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RICHMOND — When Lipo Chanthanasak was honored last month at the White House for his environmental justice work, he felt he wasn’t alone.
“I didn’t take the award as just for me,” Chanthanasak said through an interpreter. “It was for all low-income communities fighting together. I received the honor for all people in Richmond.”
The 73-year-old Laotian emigre only speaks Khmu, a tribal dialect from his native Northern Laos, but his words have stirred people in Richmond since 1991. He has been a forceful critic of Chevron’s local refinery and of fossil fuel consumption generally, and is a leading member of The Asian Pacific Environmental Network’s (APEN) local chapter.
For his efforts, Chanthanasak was one of 12 recipients of the Champions of Change Award, given to people each week by The White House Council on Environmental Quality for their work raising awareness about climate change and advocating for renewable energy development. While at the White House, he also took part in a panel discussion with other award recipients.
Chanthanasak was honored again Thursday night with a ceremony at the Nevin Community Center.
“Community members like Lipo are leading the way to healthy, safe and prosperous communities for all of us,” Roger Kim, executive director of APEN, said in a prepared statement.
Chanthanasak’s small stature and soft-spoken, native tongue — he came to the United States in his 50s with little formal education and never learned English — belies a lifetime of fervent idealism and moral righteousness.
He grew up in Phoualn, a tiny village of about 200 people in Northern Laos. During the Vietnam War, he fought with a guerrilla unit alongside American troops and the CIA. When Laos fell to the communists in 1975, Chanthanasak fled to Thailand.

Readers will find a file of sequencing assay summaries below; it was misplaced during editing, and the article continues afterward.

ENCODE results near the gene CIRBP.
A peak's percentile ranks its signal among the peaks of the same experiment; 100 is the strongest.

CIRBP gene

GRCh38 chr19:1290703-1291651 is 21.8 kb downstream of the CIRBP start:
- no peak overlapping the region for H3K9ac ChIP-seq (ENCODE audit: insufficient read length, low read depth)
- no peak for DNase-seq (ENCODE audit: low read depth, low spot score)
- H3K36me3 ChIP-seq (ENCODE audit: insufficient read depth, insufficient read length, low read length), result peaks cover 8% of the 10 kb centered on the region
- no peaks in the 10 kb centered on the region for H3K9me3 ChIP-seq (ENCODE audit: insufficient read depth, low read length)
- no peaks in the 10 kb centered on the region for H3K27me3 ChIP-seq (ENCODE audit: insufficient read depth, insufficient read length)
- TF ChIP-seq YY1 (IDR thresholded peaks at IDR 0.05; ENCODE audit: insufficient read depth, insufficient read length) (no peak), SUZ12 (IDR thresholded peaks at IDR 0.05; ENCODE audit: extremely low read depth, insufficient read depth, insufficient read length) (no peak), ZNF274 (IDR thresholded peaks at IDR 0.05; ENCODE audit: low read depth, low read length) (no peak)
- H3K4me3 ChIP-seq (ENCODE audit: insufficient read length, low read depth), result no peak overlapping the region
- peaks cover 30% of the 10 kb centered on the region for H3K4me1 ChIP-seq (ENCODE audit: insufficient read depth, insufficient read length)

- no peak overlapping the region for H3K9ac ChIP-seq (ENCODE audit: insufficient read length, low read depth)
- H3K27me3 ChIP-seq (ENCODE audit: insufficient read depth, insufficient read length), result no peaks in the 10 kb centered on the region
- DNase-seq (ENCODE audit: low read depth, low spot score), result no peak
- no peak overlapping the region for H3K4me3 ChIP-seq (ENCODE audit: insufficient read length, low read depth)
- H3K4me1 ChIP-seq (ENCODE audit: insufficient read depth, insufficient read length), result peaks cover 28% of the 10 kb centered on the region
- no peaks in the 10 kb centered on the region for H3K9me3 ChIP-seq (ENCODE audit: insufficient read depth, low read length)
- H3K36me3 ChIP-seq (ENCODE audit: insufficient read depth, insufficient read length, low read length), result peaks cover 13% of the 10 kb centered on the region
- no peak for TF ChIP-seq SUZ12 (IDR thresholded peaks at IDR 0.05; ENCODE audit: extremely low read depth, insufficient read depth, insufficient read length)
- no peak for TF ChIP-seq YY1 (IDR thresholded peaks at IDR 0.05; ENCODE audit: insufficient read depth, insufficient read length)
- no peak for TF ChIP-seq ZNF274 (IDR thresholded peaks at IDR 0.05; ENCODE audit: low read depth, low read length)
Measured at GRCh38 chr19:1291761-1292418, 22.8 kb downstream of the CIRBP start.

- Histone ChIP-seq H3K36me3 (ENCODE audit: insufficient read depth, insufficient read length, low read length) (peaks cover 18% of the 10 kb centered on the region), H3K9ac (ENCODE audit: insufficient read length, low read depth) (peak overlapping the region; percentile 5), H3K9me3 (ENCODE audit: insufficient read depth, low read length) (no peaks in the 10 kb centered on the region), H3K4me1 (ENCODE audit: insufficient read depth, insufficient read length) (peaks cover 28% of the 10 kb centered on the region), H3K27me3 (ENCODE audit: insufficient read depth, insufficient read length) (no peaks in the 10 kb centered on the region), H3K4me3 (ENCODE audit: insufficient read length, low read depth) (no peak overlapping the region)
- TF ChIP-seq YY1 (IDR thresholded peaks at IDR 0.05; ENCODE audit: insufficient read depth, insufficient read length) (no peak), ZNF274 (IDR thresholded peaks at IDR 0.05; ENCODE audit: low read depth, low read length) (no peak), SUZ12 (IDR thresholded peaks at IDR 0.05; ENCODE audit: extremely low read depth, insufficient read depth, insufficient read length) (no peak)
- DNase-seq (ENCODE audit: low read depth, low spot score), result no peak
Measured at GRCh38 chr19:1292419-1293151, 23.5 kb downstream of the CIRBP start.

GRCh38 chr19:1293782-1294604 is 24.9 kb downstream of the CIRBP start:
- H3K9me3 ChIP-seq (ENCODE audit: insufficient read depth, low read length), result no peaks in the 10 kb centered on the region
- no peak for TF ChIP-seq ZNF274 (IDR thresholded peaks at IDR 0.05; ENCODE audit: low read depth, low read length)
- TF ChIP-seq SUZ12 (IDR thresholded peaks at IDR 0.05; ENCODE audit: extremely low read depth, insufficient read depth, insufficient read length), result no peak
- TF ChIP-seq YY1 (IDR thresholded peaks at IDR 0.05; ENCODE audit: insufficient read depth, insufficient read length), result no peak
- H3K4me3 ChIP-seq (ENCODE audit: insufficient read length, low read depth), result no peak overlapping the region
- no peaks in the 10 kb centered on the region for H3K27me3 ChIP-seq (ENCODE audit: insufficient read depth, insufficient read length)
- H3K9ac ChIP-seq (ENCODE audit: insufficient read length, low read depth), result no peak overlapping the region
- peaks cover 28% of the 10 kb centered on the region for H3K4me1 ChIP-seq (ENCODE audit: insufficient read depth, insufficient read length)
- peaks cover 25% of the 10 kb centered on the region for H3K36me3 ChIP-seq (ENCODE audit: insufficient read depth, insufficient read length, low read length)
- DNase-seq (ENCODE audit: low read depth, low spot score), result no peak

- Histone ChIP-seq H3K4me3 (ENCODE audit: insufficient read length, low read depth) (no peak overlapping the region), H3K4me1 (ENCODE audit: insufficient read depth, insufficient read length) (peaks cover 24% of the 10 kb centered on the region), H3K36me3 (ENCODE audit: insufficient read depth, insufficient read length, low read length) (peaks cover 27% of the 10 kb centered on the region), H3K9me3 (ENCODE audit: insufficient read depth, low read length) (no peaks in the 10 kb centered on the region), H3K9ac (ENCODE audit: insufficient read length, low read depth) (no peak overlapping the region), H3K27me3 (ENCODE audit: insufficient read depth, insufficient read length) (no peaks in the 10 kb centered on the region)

He returned to Laotian jungles in 1977 to join the resistance movement. In 1985, Chanthanasak returned to Thailand and landed in a refugee camp, he said.
Finally allowed into the United States in 1991, Chanthanasak faced a new reality that bore echoes of the old.
“My community faced chemical pollution, and I saw that those who suffer most are the low-income people,” Chanthanasak said. “But here they stand up and demand change. The injustice creates the resistance.”
For years, Chanthanasak has marched at rallies and spoken at City Council meetings, always with the aid of an interpreter. His dogged but largely unsung work was finally recognized in Washington, D.C., which he hopes will only intensify the spotlight on communities that suffer on the front lines of what he calls “fossil fuel dependency.”
APEN has been among Chevron’s staunchest critics, relentlessly prodding the energy giant to reduce emissions and convert more of its operations from fossil fuel refining to renewable energy production. Chanthanasak has been a key link between the group and the city’s sizable Laotian community.
“Richmond is a community that can help lead the world toward renewable energy that doesn’t harm health and the environment,” he said. “We are proving that we can produce local clean energy good for the economy and the environment, and we can continue to push our governments in that direction.”